Dr. Zelikow has been treating children from all over Chicago. Lincolnwood, Elmwood Park, Evanston, and other nearby areas for years. He knows how important it is to establish good oral hygiene habits in kids from an early age. Let Dr. Zelikow and his friendly team of dental professionals start your child down the path to a lifetime of great oral health.
Why are Baby Teeth Important?
Children develop proper chewing, eating, speaking, and oral hygiene habits with their baby teeth - which are also called primary teeth. Strong primary teeth allow for the jaw bones and muscles to develop healthily and help permanent teeth grow comfortably into place. If a child loses a primary tooth too soon, his or her permanent teeth may grow in crooked and lead to expensive oral treatments later in life. Decaying baby teeth can cause pain, abscesses, and infections which can spread to permanent teeth. Your child's general health may also be affected if diseased baby teeth aren't treated in a timely fashion. Remember, some primary molars don’t emerge until the age of 14; so these baby teeth need to last for years!
The oral hygiene habits and routines your child starts today may last an entire lifetime. It is never too soon to start teaching kids the importance of taking care of their teeth and oral health. Proper care not only keeps kids healthier; it can also prevent costly and potentially uncomfortable treatments later in life.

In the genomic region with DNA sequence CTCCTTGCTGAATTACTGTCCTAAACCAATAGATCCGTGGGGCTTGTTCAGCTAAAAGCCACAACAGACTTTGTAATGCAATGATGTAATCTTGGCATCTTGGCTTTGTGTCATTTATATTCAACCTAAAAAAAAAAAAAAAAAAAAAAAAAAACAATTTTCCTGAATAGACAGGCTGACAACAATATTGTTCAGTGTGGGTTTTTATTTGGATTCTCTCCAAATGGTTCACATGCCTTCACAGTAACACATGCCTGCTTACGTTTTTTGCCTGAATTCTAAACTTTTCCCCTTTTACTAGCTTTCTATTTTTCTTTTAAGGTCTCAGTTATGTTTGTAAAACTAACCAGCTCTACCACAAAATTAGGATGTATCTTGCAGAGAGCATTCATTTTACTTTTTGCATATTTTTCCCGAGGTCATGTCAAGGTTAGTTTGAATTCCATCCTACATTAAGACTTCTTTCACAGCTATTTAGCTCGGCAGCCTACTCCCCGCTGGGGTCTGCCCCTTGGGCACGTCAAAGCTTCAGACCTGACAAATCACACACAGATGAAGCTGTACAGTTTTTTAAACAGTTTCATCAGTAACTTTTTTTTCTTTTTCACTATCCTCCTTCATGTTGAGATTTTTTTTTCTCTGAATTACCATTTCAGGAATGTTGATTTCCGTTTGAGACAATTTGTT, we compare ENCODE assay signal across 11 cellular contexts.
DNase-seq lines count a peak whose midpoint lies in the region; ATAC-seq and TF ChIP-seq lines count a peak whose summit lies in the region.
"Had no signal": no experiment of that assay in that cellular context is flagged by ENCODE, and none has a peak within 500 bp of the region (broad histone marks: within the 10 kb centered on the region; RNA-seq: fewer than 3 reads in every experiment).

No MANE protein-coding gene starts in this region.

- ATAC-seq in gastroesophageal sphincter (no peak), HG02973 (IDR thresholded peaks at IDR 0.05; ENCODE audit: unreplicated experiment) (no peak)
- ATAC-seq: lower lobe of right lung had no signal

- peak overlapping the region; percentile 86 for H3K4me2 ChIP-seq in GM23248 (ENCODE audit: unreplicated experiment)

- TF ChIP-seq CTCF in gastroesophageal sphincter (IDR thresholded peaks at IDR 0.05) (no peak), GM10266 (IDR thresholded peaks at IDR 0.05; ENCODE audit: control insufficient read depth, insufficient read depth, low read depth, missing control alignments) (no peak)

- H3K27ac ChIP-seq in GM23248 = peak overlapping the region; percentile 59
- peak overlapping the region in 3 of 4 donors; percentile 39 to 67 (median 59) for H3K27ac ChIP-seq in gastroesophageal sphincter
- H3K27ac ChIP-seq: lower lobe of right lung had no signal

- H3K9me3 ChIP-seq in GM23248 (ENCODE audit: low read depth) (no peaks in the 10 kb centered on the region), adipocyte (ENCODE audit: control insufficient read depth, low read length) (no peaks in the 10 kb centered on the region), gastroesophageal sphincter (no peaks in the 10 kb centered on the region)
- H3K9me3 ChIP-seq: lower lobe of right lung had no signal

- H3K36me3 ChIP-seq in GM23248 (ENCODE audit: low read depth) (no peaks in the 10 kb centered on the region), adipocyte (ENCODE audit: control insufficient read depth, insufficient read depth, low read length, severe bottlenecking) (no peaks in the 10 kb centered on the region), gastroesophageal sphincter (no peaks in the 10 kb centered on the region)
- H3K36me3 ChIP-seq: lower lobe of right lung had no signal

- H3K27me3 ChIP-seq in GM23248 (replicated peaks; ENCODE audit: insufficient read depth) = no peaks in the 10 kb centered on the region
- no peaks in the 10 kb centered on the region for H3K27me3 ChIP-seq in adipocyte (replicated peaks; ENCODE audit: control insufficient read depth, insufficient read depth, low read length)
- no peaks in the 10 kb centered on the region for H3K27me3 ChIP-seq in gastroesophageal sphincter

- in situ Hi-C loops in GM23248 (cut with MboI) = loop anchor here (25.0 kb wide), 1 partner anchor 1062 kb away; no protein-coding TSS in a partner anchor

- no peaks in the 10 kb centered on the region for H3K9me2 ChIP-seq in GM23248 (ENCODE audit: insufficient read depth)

Should Baby Teeth be Treated the Same as Adult Teeth?
Though the routine of twice a day is the same for children and adults, the are some slight differences in oral care depending on age.
Care and keep of teeth should start before the teeth are even visible. The American Dental Association suggests starting a few days after birth. Gently wipe the baby’s gums with a moist, clean washcloth or gauze pad. Once teeth emerge, they are susceptible to tooth decay and should be brushed twice a day. Brush all of your baby’s visible teeth with a tiny bit of fluoride toothpaste (no more than the size of a grain of rice).